To say that Tesla’s performance in extremely cold temperatures is a regular talking point among EV drivers (and those of us at Electrek) is a bit of an understatement. For example, Tesla Model Y prototypes were recently spotted cold-weather testing in Minnesota snow in January, and in December, Tesla started offering anti-ice window treatment after some winter issues.

But Tesla Model 3 owner Thomas Nilsen, who lives in Norway’s Arctic Circle, tells Electrek that his EV performs even better in the freezing north than his previous ICE (no pun intended) vehicle.

Nilsen is the editor of the Barents Observer, a journalist-owned independent online newspaper covering the Barents Region and the Arctic. It’s published in both English and Russian.

The Barents Observer provides daily news reports about Scandinavia, Russia, and the Circumpolar Arctic. Their journalists, based in Kirkenes, Norway, cover topics like climate change, energy and industry, shipping, civil society, borders, politics, ecology, national security, and indigenous peoples’ issues.

So, being that he’s a fellow journalist, Nilsen can describe his Model 3 driving experience in his own words:

I live nearly as far north in Europe as is possible, in the small town of Kirkenes on Norway’s coast by the Barents Sea. The Barents Observer covers stories from around the region, which means long distances in varied weather conditions. For about a year now, I have been driving my Tesla Model 3 around in the north, and have had very positive experiences by driving electric.

Last winter and this one have proven that electric is by no means a disadvantage in the Arctic. The car heats faster and better than my previous diesel Volvo, and even in very remote places, when parked without access to a plug, I don’t have to be afraid of the car not starting the next morning if it has been extremely cold at night.

One example: Last week I parked for four days at the airport in Kirkenes without a plug. Temperatures dropped to down to -32C. When I came back I turned on the heat via the Tesla app while waiting for luggage, and when I came to the car some 10-12 minutes later, all windows were without ice, the door was no problem to open, and I simply just jumped in and drove.

Also, I have been traveling long distances across the region of Finnmark from the east to the west mid-winter, distances of up to 600 km in a day. There ain’t many chargers up north, currently no Tesla SuperChargers in my region, but with some planning before starting to drive, to reach some of the few available 22kW chargers, such cold-climate, mid-winter driving across a vast area without hardly any people or towns is easy.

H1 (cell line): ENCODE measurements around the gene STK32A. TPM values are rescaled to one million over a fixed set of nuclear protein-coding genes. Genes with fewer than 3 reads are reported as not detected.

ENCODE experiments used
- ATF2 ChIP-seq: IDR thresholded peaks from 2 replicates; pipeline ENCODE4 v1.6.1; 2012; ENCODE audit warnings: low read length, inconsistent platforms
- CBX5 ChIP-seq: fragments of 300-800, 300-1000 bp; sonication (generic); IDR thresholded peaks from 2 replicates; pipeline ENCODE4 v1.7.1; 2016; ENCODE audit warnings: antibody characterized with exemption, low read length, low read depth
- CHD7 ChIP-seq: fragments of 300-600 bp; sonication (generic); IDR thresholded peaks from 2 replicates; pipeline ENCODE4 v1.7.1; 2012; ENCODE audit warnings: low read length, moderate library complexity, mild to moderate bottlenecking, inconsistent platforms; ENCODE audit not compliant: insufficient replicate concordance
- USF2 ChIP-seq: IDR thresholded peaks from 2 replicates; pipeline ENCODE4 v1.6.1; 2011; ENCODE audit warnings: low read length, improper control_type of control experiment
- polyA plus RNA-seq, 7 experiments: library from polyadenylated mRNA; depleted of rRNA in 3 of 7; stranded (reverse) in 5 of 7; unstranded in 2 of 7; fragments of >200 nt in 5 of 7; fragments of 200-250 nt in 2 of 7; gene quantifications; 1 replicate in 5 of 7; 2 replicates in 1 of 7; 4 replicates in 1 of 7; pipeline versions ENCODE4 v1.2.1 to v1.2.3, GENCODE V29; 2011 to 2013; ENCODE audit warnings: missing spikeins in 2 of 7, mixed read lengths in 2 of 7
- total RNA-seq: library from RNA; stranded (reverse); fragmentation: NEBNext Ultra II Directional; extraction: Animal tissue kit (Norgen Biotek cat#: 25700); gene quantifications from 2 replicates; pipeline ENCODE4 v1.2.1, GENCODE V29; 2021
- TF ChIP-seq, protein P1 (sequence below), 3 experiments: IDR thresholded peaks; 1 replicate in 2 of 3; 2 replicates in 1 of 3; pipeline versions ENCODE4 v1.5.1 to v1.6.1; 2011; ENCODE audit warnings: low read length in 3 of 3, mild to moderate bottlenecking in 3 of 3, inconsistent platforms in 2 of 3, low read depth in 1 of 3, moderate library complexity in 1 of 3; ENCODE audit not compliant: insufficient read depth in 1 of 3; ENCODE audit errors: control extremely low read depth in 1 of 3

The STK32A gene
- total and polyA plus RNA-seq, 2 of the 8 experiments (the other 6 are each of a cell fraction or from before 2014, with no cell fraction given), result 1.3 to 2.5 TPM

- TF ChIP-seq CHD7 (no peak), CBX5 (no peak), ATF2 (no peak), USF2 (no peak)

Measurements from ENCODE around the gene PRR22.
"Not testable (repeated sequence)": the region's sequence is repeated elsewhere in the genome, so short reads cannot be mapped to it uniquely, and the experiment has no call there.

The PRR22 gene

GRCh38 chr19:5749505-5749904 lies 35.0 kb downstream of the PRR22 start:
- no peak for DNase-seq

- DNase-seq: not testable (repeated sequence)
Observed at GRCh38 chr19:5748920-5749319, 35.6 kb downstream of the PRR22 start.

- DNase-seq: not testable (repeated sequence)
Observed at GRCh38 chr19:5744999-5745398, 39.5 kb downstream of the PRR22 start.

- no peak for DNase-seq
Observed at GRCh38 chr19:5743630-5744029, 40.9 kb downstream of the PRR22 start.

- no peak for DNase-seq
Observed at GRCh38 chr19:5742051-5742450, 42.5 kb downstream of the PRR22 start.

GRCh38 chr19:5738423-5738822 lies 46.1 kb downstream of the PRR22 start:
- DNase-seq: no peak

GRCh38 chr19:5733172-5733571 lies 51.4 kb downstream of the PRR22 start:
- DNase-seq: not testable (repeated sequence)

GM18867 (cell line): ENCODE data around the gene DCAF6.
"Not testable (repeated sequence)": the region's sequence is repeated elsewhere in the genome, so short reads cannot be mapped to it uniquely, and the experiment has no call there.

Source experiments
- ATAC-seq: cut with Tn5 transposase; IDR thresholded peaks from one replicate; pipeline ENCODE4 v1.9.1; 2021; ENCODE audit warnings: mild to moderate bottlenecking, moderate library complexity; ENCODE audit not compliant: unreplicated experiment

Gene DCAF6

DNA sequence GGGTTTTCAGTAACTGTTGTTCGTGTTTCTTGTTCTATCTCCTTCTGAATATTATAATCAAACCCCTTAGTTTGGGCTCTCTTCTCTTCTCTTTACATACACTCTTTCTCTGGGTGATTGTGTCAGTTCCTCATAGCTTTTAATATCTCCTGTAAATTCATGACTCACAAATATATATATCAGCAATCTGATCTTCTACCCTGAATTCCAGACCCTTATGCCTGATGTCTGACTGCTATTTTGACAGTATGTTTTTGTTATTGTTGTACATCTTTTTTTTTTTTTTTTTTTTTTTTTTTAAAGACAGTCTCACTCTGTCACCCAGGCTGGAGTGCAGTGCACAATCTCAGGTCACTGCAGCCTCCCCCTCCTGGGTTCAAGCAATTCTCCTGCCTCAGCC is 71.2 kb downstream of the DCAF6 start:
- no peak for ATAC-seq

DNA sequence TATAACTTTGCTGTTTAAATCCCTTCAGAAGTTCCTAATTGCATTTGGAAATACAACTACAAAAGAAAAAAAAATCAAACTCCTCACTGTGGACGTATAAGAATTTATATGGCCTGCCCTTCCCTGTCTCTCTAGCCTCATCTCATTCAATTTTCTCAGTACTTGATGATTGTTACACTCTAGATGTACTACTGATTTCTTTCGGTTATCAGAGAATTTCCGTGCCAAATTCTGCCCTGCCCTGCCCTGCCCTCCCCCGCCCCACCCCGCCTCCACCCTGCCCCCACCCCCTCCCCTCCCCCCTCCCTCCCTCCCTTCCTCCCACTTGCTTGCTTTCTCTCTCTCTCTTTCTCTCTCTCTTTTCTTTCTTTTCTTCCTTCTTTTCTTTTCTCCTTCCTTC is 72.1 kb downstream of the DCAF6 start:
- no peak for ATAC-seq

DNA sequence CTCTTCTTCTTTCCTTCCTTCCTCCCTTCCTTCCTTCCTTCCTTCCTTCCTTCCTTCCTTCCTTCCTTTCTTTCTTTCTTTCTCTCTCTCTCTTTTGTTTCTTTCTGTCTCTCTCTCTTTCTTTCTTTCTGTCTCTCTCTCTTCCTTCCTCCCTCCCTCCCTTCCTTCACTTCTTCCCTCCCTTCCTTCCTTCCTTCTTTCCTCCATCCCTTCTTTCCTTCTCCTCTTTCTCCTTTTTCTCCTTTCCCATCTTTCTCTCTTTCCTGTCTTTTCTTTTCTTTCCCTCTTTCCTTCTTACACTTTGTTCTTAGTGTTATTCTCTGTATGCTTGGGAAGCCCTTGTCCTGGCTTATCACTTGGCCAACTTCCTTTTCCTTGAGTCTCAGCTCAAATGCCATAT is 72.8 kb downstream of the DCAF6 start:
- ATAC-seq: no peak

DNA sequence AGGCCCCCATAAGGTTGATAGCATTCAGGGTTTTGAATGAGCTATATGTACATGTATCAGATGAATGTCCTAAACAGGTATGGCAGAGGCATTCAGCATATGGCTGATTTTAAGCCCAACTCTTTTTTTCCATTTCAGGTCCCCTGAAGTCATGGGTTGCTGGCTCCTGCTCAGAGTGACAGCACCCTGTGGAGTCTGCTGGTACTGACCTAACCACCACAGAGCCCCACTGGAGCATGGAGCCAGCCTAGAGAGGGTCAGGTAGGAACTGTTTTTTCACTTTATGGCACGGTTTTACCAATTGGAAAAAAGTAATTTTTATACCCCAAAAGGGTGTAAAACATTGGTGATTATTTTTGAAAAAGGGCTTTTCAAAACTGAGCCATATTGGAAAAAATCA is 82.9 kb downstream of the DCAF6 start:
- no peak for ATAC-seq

I think this story is important to tell. In Norway, where 42% of all newly sold cars in 2019 were fully electric, many people still believe that battery cars are not suitable for winters and long distances. There are close to 50,000 Tesla cars sold in Norway, but only 80 of those were sold in Finnmark, the northernmost region of Norway, which in size is comparable to Denmark.

Tesla has recently announced a network of eight superchargers in northernmost Scandinavia (Norway, Finland, and Sweden) to be launched during 2020. Driving Teslas around in extreme cold across long distances will then be nothing but dream tours.

I highly recommend battery cars for winter driving. And my newspaper, the Barents Observer, has saved a lot of money on fuel.

For us, a newspaper reporting a lot about the dramatic consequences of climate change in the Arctic, it is important that we take our share of responsibility to cut emissions.

The photo above is of Nilsen’s car at the airport after he cleared his windows of ice, as he described.

If you drive a Tesla in an extremely cold climate, let us know your thoughts about your experiences in the comments below.

Photo: Thomas Nilsen

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